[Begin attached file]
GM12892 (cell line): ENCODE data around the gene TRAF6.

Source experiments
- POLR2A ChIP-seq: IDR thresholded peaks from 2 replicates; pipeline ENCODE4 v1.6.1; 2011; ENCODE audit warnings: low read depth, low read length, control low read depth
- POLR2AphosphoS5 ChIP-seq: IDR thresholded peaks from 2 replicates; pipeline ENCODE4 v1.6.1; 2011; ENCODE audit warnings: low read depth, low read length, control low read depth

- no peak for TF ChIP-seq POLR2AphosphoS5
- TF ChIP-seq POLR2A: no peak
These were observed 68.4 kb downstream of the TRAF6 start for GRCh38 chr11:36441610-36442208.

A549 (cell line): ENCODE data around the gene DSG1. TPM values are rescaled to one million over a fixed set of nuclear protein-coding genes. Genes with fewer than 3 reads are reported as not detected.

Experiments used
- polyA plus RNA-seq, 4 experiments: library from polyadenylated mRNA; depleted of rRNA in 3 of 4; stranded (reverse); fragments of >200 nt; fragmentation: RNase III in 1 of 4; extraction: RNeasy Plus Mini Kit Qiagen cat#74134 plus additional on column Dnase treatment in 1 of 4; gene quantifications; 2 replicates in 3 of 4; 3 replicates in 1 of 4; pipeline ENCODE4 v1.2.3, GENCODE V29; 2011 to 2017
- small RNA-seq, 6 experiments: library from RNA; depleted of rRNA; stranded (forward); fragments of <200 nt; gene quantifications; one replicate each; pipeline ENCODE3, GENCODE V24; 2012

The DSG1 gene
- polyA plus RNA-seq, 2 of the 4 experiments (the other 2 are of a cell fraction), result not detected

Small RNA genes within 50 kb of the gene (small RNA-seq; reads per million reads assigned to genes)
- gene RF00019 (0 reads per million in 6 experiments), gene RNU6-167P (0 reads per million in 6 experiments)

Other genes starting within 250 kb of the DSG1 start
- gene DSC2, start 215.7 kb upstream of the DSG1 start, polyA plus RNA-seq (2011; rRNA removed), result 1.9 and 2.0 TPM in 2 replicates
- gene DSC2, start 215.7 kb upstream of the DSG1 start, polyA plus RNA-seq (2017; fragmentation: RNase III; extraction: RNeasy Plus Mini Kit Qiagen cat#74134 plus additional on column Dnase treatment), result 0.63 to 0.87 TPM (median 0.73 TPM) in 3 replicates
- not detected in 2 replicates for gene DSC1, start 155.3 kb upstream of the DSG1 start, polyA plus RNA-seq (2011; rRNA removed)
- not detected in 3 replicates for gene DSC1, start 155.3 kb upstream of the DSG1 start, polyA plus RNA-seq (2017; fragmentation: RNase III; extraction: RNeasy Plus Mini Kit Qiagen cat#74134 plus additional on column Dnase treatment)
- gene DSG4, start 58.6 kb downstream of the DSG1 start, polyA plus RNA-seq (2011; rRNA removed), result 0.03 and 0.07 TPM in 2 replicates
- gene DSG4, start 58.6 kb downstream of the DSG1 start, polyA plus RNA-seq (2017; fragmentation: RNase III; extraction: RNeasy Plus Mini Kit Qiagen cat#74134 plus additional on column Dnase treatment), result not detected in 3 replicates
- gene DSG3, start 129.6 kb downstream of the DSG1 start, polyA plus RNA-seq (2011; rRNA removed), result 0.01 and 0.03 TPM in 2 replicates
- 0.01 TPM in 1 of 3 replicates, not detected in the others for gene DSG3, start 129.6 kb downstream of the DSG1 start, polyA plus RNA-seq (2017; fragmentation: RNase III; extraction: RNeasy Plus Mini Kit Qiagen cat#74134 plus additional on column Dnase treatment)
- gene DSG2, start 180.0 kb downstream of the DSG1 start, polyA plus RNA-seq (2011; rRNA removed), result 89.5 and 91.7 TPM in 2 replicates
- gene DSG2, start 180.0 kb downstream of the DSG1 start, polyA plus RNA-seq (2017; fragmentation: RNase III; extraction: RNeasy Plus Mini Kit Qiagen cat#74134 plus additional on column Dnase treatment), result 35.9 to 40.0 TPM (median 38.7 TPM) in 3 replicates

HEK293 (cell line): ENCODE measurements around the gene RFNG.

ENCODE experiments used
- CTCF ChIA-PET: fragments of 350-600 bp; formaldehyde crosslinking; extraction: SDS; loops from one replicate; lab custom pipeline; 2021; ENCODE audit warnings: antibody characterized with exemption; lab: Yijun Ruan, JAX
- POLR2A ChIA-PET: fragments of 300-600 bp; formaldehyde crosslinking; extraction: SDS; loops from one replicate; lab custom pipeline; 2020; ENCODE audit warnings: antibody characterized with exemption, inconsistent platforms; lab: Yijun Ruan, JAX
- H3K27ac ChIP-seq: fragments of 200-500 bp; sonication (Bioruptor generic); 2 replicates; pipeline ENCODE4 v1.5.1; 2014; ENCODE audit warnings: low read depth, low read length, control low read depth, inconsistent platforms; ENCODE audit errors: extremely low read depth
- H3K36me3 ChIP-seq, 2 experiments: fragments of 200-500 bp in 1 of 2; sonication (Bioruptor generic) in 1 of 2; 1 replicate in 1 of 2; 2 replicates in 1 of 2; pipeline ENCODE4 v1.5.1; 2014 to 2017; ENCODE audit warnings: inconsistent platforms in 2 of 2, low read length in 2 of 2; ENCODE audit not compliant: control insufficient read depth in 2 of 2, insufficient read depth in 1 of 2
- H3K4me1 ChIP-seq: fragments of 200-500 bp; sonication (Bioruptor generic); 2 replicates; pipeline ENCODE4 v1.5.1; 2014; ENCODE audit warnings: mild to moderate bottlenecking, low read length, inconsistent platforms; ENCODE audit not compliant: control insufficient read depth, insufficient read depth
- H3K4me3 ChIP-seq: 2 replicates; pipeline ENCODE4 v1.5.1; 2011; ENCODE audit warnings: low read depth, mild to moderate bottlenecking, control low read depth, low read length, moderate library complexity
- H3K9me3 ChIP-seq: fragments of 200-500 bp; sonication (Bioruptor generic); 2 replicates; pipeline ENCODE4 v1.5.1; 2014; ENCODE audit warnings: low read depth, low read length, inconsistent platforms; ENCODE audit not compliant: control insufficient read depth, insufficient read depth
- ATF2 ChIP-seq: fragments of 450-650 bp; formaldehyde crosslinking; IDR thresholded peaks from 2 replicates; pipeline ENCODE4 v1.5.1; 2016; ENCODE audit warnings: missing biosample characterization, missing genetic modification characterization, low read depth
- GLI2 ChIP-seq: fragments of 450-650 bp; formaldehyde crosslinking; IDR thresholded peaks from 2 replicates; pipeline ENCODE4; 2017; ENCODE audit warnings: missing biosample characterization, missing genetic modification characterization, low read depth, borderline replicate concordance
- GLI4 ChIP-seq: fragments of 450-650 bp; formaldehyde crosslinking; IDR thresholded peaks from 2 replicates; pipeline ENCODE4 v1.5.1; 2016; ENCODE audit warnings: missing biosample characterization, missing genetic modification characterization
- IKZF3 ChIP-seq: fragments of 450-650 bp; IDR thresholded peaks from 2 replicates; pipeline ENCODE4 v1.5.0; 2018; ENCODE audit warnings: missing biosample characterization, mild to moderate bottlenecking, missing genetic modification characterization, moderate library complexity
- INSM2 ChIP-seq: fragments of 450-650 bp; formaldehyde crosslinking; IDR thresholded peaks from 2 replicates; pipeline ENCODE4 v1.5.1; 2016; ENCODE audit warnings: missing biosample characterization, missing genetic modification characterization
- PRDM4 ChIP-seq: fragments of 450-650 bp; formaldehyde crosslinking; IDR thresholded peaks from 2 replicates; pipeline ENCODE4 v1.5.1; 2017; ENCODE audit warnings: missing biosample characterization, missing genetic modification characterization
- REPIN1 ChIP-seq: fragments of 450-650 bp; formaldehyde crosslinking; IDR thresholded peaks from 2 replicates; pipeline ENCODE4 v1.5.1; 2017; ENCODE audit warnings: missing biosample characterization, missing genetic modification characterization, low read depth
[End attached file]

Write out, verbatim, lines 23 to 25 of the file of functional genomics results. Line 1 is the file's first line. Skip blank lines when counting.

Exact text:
- gene DSG3, start 129.6 kb downstream of the DSG1 start, polyA plus RNA-seq (2011; rRNA removed), result 0.01 and 0.03 TPM in 2 replicates
- 0.01 TPM in 1 of 3 replicates, not detected in the others for gene DSG3, start 129.6 kb downstream of the DSG1 start, polyA plus RNA-seq (2017; fragmentation: RNase III; extraction: RNeasy Plus Mini Kit Qiagen cat#74134 plus additional on column Dnase treatment)
- gene DSG2, start 180.0 kb downstream of the DSG1 start, polyA plus RNA-seq (2011; rRNA removed), result 89.5 and 91.7 TPM in 2 replicates